The patient-centered medical home (PCMH) model is being implemented by a growing number of health organizations, with the goal of providing more comprehensive, coordinated, and patient-centered care. The major primary care medical societies have endorsed the PCMH as the desired model for primary care.1 Large health systems and primary care practice collaboratives are implementing the PCMH model, and the Centers for Medicare & Medicaid Services is funding PCMH demonstration and innovation projects in diverse clinical sites.2-5 Nonetheless, published evaluations of PCMH initiatives to date have been limited to single-practice or smaller groups of practices, and often focus on limited clinical conditions.3,6-11

In 2010, the Veterans Health Administration (VHA) became the largest integrated US health system to begin implementing the PCMH model at all primary care clinics throughout its nationwide system. The VHA delivers primary care to more than 5 million veterans in 16.4 million encounters annually—either at 160 large hospital-based primary care facilities, most of which are in urban areas, or 783 Community- Based Outpatient Clinics, many of which are in rural areas. Thus, VHA is facing the challenge of substantially redesigning major systems of care in an extremely large system across diverse clinical and community settings. In addition, veterans served by VHA typically have more chronic physical and mental illnesses, and are more socioeconomically vulnerable, than patients who receive care outside VHA.

Table 1

The VHA’s PCMH initiative, called Patient Aligned Care Teams (PACTs), builds upon foundations established in the 1990s, when VHA undertook a major transformation from loosely organized hospitals that provided mainly inpatient and specialty care into a regionally integrated system focused on outpatient primary care.12 As part of that process, large numbers of primary care providers (PCPs) and nurses were hired by VHA, and several key elements of the PCMH model (as defined by the National Committee for Quality Assurance) were implemented, such as comprehensive electronic medical records and performance measurement and improvement programs (including programs addressing clinical outcome goals such as glycemic control and blood pressure control for patients with diabetes and cancer screening; ). Since that time, VHA has demonstrated better clinical quality of care and outcomes in many areas than have been reported in other parts of the healthcare sector, including Medicare.13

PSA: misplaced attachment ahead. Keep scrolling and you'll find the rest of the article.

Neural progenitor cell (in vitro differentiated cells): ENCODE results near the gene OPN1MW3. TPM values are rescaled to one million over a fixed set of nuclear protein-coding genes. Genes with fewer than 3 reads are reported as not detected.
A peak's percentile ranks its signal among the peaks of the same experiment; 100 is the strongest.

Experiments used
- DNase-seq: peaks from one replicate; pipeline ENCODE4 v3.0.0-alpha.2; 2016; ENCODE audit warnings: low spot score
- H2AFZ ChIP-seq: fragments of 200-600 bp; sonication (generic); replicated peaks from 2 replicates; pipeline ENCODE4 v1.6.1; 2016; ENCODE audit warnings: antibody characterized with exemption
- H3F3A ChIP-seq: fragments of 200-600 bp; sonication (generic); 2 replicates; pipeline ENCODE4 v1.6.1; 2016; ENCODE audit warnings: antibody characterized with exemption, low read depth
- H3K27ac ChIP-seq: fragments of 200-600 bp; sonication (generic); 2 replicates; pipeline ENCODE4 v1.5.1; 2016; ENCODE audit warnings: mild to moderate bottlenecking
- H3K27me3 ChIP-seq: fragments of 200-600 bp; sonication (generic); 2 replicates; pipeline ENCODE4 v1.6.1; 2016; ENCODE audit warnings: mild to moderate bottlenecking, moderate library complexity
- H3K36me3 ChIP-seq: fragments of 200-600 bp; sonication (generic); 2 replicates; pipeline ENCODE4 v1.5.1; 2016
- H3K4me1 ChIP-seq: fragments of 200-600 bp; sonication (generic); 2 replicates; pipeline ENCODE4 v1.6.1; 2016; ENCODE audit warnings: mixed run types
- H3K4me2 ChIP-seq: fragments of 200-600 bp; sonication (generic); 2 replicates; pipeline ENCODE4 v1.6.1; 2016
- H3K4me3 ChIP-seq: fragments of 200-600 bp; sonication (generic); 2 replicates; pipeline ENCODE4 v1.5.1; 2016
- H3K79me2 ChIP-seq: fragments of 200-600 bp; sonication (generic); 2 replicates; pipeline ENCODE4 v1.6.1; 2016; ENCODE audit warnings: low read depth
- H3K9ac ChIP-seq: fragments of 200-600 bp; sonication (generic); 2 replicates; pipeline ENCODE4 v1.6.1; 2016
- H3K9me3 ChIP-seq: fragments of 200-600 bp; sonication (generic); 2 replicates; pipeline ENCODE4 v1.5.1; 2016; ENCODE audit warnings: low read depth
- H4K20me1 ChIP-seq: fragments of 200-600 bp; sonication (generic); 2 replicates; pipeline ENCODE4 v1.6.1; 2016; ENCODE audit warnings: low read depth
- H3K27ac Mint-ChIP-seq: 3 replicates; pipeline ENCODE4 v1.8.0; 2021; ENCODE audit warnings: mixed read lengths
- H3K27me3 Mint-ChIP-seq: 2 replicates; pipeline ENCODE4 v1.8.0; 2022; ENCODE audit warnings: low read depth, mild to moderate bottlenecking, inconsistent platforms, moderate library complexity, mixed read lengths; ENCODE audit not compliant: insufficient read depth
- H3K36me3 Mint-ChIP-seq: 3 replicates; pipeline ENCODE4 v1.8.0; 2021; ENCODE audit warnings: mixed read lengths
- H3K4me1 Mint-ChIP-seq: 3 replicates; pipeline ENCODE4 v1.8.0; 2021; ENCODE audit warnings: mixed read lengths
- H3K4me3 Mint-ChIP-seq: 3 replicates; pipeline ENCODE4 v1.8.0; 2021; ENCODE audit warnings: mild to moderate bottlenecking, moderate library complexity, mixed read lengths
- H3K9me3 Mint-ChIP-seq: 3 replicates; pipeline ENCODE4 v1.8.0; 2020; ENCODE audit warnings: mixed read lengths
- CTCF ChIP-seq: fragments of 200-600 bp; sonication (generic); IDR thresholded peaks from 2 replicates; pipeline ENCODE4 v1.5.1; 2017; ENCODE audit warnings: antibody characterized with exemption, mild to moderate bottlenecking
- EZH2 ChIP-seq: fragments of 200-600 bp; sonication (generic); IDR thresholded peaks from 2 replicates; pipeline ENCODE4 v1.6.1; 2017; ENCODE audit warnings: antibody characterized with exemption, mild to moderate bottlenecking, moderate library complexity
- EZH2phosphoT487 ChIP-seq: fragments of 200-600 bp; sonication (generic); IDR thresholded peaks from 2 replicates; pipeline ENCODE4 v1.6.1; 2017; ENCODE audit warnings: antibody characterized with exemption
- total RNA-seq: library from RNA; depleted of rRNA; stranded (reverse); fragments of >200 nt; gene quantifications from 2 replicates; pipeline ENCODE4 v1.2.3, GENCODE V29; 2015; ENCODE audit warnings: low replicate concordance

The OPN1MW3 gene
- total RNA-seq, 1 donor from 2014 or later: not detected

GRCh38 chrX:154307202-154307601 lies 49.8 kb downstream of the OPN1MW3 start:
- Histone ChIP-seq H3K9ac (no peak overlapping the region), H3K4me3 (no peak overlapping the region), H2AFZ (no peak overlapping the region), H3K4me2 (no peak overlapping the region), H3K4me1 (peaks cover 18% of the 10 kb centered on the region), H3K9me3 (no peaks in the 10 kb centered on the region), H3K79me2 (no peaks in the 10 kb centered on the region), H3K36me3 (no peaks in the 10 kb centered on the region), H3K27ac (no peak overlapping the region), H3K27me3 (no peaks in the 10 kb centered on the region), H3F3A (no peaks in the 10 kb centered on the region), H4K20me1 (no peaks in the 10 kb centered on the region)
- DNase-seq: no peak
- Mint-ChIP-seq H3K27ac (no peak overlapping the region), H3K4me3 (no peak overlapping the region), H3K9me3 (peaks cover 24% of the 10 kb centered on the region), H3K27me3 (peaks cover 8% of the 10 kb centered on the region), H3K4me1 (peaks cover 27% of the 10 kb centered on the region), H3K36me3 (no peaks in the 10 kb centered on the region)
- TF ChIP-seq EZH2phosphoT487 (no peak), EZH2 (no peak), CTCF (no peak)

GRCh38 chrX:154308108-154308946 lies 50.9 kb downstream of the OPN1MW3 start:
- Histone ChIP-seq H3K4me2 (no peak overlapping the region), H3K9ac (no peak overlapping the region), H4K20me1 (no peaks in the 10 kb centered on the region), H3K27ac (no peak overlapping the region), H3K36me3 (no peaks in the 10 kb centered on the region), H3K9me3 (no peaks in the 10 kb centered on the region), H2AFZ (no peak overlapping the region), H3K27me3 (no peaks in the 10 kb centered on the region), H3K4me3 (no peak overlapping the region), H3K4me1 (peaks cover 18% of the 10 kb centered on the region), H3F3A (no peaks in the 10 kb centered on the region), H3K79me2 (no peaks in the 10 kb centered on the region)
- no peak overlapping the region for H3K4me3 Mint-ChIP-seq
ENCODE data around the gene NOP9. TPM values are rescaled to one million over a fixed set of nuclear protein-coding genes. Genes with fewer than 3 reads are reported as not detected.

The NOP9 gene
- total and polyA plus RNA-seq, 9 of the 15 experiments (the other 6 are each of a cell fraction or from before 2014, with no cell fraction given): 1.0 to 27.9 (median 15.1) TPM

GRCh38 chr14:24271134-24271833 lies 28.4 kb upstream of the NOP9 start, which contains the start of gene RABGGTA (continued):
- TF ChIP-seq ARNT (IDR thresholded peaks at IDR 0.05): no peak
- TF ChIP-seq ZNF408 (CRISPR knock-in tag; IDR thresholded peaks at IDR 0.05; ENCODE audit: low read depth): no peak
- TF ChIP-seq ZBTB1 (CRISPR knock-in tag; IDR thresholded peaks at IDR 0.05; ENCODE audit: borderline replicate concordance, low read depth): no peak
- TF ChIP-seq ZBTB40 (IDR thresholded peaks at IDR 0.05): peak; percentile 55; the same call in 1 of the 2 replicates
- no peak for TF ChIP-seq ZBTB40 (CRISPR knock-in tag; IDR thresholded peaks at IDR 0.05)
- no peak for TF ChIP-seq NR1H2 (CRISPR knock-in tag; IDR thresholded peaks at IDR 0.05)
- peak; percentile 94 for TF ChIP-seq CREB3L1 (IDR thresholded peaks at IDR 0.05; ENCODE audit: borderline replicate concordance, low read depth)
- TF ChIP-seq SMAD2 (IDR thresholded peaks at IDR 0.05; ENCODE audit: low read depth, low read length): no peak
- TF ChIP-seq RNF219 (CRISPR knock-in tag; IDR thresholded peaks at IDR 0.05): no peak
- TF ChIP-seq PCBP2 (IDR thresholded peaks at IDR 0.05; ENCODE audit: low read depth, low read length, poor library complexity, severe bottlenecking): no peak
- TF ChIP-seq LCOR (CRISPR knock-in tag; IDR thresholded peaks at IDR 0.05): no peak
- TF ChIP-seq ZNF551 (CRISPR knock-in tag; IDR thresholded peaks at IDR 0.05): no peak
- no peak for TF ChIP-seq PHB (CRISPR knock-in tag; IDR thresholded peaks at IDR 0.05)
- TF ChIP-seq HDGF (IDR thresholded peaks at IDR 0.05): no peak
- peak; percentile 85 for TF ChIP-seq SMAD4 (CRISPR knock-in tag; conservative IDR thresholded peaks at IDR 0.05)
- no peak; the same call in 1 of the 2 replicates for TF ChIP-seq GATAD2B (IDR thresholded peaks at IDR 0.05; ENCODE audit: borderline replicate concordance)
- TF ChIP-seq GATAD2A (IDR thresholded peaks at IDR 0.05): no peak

However, in the 2000s the level of primary care staffing and resources remained steady, despite steady increases in numbers of primary care patients.14-16 In addition, VHA identified room for improvement in care continuity and coordination (eg, by decreasing the amount that VHA patients relied on providers not part of the Department of Veterans Affairs [VA] for acute care) and in patient-centeredness of care (eg, by providing care through telephone or electronic access when patients prefer it).17 Thus, the PACT initiative aims to enhance comprehensive and coordinated care, improve patient experience, and further improve health outcomes by increasing and reorganizing primary care staffing, and introducing several PCMH components that were not already in place.